In 1934, the Reciprocal Tariff Act was passed that gave FDR the ability to create more liberalization in trade. The lack of tariffs brought back trade in the country. The gold standard did not have as much as a goal. Its important to remember that FDR put the nation back on the gold standard for a reason. However, the higher price hurt consumption. [7,8]

Higher Taxes

We can clearly see that FDR raised taxes during the Depression from Hoover's 63% increase to over 79% in taxes in 1935 based on the graph I will provide. This was a big mistake and rather foolish on his part. The first thing to note is the Laffer curve. If you raise taxes you risk losing revenue and getting less production. Raising taxes would be a mistake and at the same time only so few people actually had over $5 million in the 1930s. As a result, there was far less revenue than what was needed. World War 2 did not start until 1939, but the United States was not in it until later. [3,7,9]

Conclusion

I have proven that FDR's New Deal policies prolonged the Great Depression rather than end the it. His policies of higher wages, higher prices, and devaluation caused a negative effect rather than a positive one. Unemployment was high during the entire 1930s and many people were left unable to buy goods due to higher prices. Higher wages caused further negative effects and restricted more production and surpluses to lower prices. My opponent has not made a case.

Sources

1.
"Farmers and the New Deal." Historylearningsite.co.uk. History Learning Site, n.d. Web.
2. Higgs, Robert. "How FDR Made the Depression Worse." Mises.org. Ludwig Von Mises Institute, Feb. 1995. Web.
3. Edwards, Chris. "The Government and the Great Depression." Cato.org. Cato Institute, 1 Sept. 2005. Web.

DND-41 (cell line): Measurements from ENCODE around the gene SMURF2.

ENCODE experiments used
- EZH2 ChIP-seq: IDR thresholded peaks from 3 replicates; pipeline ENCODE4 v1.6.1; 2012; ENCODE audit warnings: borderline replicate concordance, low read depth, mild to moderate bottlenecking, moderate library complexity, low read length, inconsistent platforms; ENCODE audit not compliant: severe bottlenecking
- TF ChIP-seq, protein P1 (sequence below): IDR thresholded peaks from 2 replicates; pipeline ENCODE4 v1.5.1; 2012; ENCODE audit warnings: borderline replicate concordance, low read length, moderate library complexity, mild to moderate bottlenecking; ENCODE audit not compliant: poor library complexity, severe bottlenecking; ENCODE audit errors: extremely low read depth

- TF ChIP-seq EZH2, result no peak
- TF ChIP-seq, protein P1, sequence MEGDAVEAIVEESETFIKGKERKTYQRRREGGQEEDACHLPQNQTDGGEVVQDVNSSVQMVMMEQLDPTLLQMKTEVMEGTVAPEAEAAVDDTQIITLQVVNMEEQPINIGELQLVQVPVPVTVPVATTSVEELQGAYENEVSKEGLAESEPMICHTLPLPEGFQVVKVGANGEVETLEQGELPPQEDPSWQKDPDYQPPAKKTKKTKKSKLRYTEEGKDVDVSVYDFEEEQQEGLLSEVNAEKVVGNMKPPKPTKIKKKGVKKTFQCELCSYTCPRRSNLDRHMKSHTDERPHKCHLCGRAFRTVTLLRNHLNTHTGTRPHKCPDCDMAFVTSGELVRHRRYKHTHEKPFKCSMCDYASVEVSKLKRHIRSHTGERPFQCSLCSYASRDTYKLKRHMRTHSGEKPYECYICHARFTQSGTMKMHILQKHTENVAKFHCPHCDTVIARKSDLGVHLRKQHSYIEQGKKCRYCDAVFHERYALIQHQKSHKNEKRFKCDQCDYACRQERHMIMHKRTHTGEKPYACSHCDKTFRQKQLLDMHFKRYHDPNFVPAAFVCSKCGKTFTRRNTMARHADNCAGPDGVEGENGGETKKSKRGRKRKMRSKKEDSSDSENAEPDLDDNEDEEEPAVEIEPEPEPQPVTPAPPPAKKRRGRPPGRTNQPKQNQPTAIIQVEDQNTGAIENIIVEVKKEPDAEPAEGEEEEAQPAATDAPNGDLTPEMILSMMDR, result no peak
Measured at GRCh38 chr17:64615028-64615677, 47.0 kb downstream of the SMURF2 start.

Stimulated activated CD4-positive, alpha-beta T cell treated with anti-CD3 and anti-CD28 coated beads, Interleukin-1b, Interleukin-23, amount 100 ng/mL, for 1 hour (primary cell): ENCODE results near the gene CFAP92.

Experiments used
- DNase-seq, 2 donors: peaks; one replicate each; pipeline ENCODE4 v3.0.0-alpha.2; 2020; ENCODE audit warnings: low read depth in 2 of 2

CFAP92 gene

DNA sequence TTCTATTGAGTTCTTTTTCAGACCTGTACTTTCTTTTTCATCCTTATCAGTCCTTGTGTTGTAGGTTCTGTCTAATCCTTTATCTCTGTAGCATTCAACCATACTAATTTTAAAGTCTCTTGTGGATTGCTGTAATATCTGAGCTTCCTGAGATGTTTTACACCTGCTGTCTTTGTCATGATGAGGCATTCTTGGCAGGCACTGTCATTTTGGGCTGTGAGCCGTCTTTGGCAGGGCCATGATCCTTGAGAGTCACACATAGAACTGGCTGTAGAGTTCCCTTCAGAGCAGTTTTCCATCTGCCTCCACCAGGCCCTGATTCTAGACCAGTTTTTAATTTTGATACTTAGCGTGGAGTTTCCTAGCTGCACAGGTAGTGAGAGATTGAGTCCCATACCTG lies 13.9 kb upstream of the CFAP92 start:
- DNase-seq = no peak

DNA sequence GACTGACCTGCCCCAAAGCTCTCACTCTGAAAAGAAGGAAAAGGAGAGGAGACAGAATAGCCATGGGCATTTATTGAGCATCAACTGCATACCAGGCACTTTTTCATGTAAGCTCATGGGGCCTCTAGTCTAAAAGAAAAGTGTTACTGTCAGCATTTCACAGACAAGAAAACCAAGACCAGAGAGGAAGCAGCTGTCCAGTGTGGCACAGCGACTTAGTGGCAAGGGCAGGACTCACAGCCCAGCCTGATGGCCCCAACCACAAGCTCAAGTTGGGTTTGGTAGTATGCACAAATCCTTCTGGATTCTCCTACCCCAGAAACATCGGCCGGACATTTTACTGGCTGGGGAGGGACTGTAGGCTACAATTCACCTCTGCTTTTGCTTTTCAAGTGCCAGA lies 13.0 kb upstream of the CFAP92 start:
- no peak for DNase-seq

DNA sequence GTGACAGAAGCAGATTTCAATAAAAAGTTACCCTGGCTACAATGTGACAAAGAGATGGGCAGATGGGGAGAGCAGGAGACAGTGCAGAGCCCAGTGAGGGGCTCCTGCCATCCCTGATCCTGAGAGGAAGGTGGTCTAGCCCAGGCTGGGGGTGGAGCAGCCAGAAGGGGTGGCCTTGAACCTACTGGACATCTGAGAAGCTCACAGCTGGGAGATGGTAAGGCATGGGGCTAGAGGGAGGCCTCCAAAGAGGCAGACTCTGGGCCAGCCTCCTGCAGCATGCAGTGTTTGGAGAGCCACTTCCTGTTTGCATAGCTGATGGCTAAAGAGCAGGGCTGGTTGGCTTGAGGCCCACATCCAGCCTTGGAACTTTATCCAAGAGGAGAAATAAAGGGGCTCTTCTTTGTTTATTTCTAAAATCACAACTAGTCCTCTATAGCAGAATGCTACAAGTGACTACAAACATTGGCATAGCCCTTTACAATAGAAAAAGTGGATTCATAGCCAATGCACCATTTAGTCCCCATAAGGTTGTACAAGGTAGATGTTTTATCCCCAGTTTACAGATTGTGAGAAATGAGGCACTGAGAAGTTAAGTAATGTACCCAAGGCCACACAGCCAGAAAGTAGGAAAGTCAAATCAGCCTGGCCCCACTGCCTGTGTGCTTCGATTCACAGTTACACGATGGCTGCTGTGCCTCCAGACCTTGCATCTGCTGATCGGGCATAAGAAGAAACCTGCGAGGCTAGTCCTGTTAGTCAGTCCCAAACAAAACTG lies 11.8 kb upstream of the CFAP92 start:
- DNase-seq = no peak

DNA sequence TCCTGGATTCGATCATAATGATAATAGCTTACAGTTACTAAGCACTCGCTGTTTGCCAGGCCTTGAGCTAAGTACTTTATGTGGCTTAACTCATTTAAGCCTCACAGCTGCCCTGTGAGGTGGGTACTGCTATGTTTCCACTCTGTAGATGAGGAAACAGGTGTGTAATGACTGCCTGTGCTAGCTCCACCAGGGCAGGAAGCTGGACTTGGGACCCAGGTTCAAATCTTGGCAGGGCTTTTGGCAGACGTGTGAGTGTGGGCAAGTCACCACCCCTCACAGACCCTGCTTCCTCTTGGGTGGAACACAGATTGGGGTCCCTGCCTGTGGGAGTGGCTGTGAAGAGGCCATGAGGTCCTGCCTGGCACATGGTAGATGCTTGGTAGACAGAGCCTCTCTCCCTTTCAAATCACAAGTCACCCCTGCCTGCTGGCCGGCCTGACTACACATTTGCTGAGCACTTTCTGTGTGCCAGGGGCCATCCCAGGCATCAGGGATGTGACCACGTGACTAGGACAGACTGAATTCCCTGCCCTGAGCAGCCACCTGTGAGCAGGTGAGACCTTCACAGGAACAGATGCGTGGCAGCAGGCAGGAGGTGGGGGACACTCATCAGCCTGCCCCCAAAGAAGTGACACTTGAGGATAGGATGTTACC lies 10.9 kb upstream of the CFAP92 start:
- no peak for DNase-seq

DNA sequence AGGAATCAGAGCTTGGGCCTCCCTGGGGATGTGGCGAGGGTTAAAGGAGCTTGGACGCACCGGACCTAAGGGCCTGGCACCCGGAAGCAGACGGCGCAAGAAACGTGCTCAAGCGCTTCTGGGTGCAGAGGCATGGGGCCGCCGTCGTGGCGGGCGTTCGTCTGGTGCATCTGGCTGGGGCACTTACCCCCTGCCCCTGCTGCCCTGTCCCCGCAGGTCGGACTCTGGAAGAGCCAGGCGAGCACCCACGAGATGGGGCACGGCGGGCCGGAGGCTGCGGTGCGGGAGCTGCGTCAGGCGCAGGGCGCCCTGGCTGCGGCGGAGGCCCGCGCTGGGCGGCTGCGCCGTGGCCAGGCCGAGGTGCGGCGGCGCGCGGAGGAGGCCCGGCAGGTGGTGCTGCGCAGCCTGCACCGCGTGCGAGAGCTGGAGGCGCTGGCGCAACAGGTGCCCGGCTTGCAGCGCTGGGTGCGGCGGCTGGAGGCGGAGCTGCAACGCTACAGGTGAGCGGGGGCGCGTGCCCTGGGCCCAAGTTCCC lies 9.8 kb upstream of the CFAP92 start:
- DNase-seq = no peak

4. Cole, Harold L., and Lee E. Ohanian. "New Deal Policies and the Persistence of the Great Depression: A General Equilibrium Analysis." Econ.Yale.Edu. Yale Department of Economics, May 2001. Web.
5. http://en.wikipedia.org...;
6. http://www.debate.org...
7. Cain, Herman, and Rich Lowrie. 9-9-9: An Army of Davids. Herndon, VA: Velocity ; Mascot, 2012. Print
8. http://en.wikipedia.org...;
9. http://www.debate.org...
10. http://www.debate.org...

wierdman

Con

My opponent says that increasing prices increased profits for the farmers. However, this is completely wrong as in the theory of supply and demand. Higher prices means less people can buy goods and thus farmers earn less profit. Demand was high for food, but because of the lack of supply, prices were higher and people could not afford what they needed. In addition, the AAA created more unemployment among sharecroppers and monopolies among big farmers

Even my opponent"s first source recognized the many benefits of the AAA. IIt"s negative effects where accounted for by other programs.
"Regardless of this, the Act did make a marked improvement in the life of farmers as prices rose, evictions markedly dropped and the farmers" income increased." [1]

My opponent ones again failed to realize that the AAA was only one of many new deal programs. The AAA served to increase prices of food products to increase money circulation and farmer profits. My opponent notes that these farmers were not making any profits due to high prices but neglects the fact that the government subsidized these farmers. Secondly his claim that people were not buying these products is false. Many American"s at the time were able to buy these food products with the help of the CCC, CWA, NRA, SSA, and FHA. These programs where designed to ensure that even with high poverty rates, American"s would be able to meet their basic needs.
" In 1933 alone, $100 million was paid out to cotton farmers to plough their crop back into the ground! Six million piglets were slaughtered by the government after it had bought them from the farmers. The meat was canned and given away for free to the unemployed." [1]
Without the AAA, American farmers would continue to over produce and with Europe"s economy unable to sustain imports, the American economy would collapse due to surplus. With farmers literally selling their products for virtually nothing, they would not have been able to maintain their farms leading to even more bankruptcy and more bank collapse. This would have futher extended the depression. The New deal programs although not instantaneously, ultimately led to an accelerated recovery.